Researchers Awarded $1 Million to Study Optimal Use of Radioactive Drugs for Prostate Cancer Therapy
Researchers at Dana-Farber Cancer Institute, in collaboration with Weill Cornell Medicine, have been awarded a three-year, $1 million grant from the U.S. Department of Defense (DoD) for prostate cancer clinical trials.
Prostate cancer is the most commonly diagnosed cancer and the second leading cause of cancer death in men. The DoD’s Prostate Cancer Research Program Clinical Consortium Award funds research that aims to eliminate prostate cancer deaths and enhance the well-being of men diagnosed with the disease. Awardees join a national consortium comprised of 13 leading academic medical centers that are conducting clinical and translational prostate cancer research.
The investigators will use the grant to support research into an experimental therapy that combines a radioactive atom with a molecule that seeks and destroys cancer cells. This technique, called targeted radionuclide therapy, delivers radiation directly to the cancer cells to destroy them.
The therapy targets a protein that is present in 85 to 90 percent of prostate cancers, called prostate-specific membrane antigen (PSMA). The goal is that cancer cells containing PSMA take up the radionuclide and are destroyed by the radiation. PSMA radionuclide therapy is mostly being studied as a treatment for prostate cancer that has spread and not responded to hormonal therapy.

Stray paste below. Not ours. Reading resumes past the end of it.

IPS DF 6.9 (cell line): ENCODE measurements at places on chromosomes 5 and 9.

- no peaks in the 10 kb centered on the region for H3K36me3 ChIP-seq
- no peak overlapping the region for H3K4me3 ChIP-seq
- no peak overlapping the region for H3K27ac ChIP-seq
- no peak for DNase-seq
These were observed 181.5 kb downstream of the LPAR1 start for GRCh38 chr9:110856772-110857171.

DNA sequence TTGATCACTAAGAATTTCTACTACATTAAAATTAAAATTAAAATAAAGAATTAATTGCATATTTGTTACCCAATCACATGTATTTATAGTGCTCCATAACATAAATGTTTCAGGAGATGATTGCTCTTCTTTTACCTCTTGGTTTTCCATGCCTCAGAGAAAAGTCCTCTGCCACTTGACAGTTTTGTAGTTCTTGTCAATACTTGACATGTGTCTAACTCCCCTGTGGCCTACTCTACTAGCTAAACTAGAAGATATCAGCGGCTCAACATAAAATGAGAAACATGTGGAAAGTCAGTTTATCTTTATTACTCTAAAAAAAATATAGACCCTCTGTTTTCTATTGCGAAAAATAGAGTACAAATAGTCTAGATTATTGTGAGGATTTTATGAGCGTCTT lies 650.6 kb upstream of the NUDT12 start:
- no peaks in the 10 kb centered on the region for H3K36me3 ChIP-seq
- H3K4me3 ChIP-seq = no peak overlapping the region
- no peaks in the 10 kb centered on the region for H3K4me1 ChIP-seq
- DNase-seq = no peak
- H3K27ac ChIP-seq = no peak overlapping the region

“By correlating tumor genomics and expression profiles with PSMA imaging, we will gain additional insights into tumor heterogeneity and the biologic changes that occur in later stages of prostate cancer,” said co-principal investigator Dr. Himisha Beltran of Dana-Farber Cancer Institute. “Ultimately, we hope to use this data to identify patients most likely to respond to PSMA-targeted drugs.”
The team includes co-principal investigator Dr. Scott Tagawa, the Richard A. Stratton Associate Professor in Hematology and Oncology at Weill Cornell Medicine and medical director of the genitourinary oncology program at New York-Presbyterian/Weill Cornell Medical Center, and Dr. Neil Bander, the Bernard and Josephine Chaus Professor of Urological Oncology and a member of the Sandra and Edward Meyer Cancer Center at Weill Cornell Medicine.
They will look at prostate cancer tumor genes from past and present patients to try to identify genomic changes that might predict outcomes as well as look at PET scan images of PSMA in men both before and after treatment, as well as clinical parameters such as age and location of metastatic tumors, to see if there are factors that correlate to response to treatment.